White matter lesions and brain gray matter volume in cognitively normal elders

Cyrus A. Raji, Oscar L. Lopez, Lewis H. Kuller, Owen T. Carmichael, William T. Longstreth, H. Michael Gach, John Boardman, Charles B. Bernick, Paul M. Thompson, James T. Becker

Research output: Contribution to journalArticlepeer-review

107 Scopus citations


Cerebral white matter lesions (WMLs) reflect small vessel disease, are common in elderly individuals, and are associated with cognitive impairment. We sought to determine the relationships between WMLs, age, gray matter (GM) volume, and cognition in the Cardiovascular Health Study (CHS). From the Cardiovascular Health Study we selected 740 cognitively normal controls with a 1.5 T magnetic resonance imaging (MRI) scan of the brain and a detailed diagnostic evaluation. WML severity was determined using a standardized visual rating system. GM volumes were analyzed using voxel-based morphometry implemented in the Statistical Parametric Mapping software. WMLs were inversely correlated with GM volume, with the greatest volume loss in the frontal cortex. Age-related atrophy was observed in the hippocampus and posterior cingulate cortex. Regression analyses revealed links among age, APOE*4 allele, hypertension, WMLs, GM volume, and digit symbol substitution test scores. Both advancing age and hypertension predict higher WML load, which is itself associated with GM atrophy. Longitudinal data are needed to confirm the temporal sequence of events leading to a decline in cognitive function.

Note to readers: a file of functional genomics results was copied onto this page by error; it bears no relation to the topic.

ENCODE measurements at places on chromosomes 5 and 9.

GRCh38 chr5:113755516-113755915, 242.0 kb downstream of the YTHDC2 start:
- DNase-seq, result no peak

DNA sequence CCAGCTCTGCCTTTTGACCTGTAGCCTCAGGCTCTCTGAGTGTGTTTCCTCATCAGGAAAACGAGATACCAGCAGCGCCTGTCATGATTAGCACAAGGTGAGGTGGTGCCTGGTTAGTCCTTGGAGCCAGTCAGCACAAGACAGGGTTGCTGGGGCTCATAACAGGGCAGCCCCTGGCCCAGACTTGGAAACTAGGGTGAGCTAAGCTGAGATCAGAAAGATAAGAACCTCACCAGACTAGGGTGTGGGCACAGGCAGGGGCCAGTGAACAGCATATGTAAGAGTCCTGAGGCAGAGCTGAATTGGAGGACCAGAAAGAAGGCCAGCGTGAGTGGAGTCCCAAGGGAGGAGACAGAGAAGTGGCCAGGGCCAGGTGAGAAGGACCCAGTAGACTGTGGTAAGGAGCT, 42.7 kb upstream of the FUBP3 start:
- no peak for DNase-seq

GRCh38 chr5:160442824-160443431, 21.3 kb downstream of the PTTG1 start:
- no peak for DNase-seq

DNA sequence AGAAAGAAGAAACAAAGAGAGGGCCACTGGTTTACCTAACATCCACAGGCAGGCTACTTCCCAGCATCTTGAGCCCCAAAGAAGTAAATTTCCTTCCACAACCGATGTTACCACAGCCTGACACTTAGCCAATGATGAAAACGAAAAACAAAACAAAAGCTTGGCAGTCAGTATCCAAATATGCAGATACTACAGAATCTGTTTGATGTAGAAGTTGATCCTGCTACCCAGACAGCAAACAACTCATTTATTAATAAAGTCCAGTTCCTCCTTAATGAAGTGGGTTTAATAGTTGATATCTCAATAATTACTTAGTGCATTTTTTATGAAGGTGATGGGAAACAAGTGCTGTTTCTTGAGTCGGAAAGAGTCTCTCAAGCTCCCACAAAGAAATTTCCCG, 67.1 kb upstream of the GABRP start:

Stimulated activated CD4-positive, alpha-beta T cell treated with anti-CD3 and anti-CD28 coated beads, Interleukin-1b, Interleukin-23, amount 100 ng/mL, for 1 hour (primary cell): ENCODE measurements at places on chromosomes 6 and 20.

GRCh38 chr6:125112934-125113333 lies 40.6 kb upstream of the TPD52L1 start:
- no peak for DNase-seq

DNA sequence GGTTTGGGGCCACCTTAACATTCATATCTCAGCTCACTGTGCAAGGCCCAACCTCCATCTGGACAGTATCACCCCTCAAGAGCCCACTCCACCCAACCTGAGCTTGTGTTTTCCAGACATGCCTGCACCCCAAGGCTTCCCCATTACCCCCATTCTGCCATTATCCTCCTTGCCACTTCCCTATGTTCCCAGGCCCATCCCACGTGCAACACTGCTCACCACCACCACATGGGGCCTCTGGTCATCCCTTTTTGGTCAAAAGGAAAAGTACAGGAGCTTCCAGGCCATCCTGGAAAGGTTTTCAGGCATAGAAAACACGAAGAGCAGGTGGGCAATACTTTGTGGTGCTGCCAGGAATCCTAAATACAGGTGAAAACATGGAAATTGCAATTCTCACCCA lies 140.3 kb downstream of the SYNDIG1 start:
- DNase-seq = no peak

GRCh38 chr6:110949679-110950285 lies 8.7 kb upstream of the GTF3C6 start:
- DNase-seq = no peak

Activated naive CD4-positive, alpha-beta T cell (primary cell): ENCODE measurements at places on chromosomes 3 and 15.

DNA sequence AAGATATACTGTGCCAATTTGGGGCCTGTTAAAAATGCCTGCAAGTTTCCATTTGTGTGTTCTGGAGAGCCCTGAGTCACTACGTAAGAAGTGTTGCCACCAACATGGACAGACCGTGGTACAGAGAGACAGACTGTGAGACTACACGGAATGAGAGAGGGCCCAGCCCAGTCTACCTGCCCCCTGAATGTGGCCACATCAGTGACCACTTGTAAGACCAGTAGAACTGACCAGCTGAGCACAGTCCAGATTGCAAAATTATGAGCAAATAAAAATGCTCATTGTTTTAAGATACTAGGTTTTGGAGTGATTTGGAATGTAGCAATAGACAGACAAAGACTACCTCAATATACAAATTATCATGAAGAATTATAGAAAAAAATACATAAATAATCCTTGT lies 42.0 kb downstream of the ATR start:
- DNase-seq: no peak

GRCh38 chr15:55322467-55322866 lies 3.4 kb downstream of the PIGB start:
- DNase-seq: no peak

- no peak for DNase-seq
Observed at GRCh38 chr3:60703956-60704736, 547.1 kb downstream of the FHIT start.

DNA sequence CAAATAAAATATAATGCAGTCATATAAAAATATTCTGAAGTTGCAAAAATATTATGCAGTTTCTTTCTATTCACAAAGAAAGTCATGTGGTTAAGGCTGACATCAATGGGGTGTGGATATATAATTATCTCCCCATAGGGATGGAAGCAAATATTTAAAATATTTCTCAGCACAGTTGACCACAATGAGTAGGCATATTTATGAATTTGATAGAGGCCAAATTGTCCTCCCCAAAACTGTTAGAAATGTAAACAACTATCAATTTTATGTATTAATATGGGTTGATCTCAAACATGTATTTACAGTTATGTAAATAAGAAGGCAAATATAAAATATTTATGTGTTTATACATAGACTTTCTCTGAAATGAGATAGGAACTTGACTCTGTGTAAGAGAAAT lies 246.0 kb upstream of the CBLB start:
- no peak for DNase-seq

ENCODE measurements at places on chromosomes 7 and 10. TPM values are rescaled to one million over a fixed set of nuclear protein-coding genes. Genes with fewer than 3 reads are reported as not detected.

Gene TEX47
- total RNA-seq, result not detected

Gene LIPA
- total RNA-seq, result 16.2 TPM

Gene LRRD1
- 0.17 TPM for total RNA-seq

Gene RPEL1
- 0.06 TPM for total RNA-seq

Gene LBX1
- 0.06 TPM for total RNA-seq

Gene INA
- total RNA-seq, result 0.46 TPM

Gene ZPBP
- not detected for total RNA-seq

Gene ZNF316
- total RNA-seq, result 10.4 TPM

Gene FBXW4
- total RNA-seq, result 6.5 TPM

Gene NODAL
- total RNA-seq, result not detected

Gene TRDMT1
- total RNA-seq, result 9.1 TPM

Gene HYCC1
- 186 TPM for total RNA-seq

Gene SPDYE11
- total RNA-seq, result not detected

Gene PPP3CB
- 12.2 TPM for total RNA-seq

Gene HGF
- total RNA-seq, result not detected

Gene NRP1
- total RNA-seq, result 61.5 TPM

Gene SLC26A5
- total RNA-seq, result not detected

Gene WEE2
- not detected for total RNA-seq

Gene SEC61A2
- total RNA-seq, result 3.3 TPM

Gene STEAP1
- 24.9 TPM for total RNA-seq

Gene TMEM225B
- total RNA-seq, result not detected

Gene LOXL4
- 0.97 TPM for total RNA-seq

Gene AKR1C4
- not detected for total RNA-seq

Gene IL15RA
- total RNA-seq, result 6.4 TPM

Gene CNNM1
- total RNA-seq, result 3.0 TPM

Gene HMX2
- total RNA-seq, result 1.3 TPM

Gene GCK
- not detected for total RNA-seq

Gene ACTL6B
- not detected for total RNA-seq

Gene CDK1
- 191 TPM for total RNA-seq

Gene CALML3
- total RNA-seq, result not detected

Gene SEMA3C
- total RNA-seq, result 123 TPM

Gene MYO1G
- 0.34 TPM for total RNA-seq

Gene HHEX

Original languageEnglish
Pages (from-to)834.e7-834.e16
JournalNeurobiology of Aging
Issue number4
StatePublished - Apr 2012


  • Age
  • Cognition
  • Gray matter volume
  • White matter lesions


Dive into the research topics of 'White matter lesions and brain gray matter volume in cognitively normal elders'. Together they form a unique fingerprint.

Cite this